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New source review air pollution program reforms ready for release. (Washington Alert).

The U.S. EPA plans to release a reform package for the Clean Air Act New Source Review (NSR) air pollution program this month. Under the NSR program, stationary sources, such as metalcasting facilities, are required to install state-of-the-art pollution control equipment when they make major plant or process modifications. The rules exempt routine maintenance and repairs from NSR.

The agency has been reviewing the NSR program since the early 1990s. If approved, these provisions could be implemented as a final rule. Other parts of the reform package have been included due to a review of the NSR (as it relates to energy supply and efficiency) ordered by President Bush. These provisions would require a new notice of proposed rulemaking and public notice and comment.

Among its recommended changes to the NSR program, the EPA is expected to propose two significant reforms--one related to plant-wide emission limits and the other to modifying several definitions within the program. The EPA will propose regulatory changes to the NSR program that would trigger NSR only when pollution increases were measured for an entire facility, rather than at each unit of a plant as occurs under the existing regulations. In addition, the package includes a new "clean-unit exemption" that would allow facilities that recently installed pollution control equipment to make further modifications without triggering NSR as long as the plant emissions did not increase.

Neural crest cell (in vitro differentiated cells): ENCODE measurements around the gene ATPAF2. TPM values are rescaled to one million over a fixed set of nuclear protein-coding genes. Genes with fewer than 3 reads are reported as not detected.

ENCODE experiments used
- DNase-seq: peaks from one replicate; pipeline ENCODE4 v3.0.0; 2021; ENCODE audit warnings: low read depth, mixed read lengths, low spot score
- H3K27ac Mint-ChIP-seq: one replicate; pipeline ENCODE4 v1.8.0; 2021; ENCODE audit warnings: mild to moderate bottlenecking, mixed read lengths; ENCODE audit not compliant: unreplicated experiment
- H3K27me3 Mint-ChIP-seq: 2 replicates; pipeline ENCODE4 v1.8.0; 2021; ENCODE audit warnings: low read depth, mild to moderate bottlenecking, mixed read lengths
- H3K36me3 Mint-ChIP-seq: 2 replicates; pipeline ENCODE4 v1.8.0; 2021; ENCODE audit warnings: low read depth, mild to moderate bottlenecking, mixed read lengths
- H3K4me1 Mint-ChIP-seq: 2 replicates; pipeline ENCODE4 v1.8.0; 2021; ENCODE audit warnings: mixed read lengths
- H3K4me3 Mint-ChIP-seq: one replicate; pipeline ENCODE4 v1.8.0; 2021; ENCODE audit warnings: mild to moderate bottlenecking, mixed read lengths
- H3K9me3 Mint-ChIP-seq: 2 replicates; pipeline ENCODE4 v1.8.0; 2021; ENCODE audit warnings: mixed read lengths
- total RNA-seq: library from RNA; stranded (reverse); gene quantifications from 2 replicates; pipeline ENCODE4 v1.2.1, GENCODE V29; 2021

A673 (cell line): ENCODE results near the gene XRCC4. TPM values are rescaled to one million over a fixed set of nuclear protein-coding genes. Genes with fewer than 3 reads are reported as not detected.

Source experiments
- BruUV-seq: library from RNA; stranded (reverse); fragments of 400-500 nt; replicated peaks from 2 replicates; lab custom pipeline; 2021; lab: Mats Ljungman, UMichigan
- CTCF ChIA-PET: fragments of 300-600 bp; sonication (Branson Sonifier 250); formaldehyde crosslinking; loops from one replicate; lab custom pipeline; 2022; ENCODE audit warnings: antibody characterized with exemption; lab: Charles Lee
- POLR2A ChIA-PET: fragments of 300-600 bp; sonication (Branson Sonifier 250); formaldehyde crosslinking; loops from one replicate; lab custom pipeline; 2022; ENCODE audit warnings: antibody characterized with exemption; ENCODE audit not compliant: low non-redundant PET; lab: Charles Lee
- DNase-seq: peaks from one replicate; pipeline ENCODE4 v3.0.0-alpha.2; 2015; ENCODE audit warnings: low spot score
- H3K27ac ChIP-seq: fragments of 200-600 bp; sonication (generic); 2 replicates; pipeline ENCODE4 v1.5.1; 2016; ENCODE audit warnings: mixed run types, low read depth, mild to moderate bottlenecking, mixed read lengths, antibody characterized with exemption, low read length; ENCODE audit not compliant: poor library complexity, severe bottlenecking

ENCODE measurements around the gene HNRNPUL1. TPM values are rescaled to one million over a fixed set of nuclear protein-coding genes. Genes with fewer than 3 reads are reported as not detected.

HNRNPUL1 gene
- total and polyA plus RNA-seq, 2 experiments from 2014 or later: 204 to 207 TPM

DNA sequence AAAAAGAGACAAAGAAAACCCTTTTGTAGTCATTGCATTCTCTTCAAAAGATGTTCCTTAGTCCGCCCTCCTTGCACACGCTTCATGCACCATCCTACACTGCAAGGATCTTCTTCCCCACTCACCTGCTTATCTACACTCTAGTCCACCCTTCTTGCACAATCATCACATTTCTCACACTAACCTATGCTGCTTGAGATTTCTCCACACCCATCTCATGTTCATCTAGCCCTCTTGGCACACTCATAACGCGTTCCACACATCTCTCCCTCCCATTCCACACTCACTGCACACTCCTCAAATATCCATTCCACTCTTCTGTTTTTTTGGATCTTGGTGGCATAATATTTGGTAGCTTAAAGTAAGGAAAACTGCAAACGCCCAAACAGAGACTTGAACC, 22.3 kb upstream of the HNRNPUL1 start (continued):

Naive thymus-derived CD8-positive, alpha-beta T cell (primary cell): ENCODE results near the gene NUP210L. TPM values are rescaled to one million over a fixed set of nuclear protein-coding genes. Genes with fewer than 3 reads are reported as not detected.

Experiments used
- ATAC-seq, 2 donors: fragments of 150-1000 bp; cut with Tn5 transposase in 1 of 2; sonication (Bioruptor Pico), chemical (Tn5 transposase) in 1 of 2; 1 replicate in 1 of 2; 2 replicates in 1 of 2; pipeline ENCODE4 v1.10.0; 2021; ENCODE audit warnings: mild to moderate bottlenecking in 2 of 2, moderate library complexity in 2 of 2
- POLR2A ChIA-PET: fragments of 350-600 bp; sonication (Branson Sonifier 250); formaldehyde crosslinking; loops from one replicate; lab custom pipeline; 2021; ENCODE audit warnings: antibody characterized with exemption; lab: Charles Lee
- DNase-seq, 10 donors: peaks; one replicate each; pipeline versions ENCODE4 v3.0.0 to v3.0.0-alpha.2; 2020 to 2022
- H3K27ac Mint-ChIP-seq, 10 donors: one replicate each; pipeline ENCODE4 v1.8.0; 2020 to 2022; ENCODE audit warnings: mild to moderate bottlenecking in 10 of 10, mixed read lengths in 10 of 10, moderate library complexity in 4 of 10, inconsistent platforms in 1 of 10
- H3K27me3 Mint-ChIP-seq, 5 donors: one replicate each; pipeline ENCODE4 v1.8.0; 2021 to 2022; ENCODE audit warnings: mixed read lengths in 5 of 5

The second major component of the package would modify several definitions within the program to allow more flexibility and a better understanding of the requirements for the regulated facilities. For example, the EPA would like to apply the definition of "emission increases" that the agency uses for power plants to other industries. This would allow facilities more flexibility to expand without triggering NSR. The agency also is seeking to refine the definition of "routine maintenance" to include a list of appropriate activities that would qualify as routine maintenance and not trigger NSR. This would eliminate some of the confusion associated with what facility activities fall under NSR.

The agency plans to release the NSR program review assessment along with the recommended regulatory reforms by late January.
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Comment:New source review air pollution program reforms ready for release. (Washington Alert).(Brief Article)
Publication:Modern Casting
Article Type:Brief Article
Geographic Code:1USA
Date:Jan 1, 2002
Previous Article:2001: Consider it a rite of passage. (Editorial).
Next Article:U.S. EPA administrator outlines agency's overall priorities for 2002. (Washington Alert).

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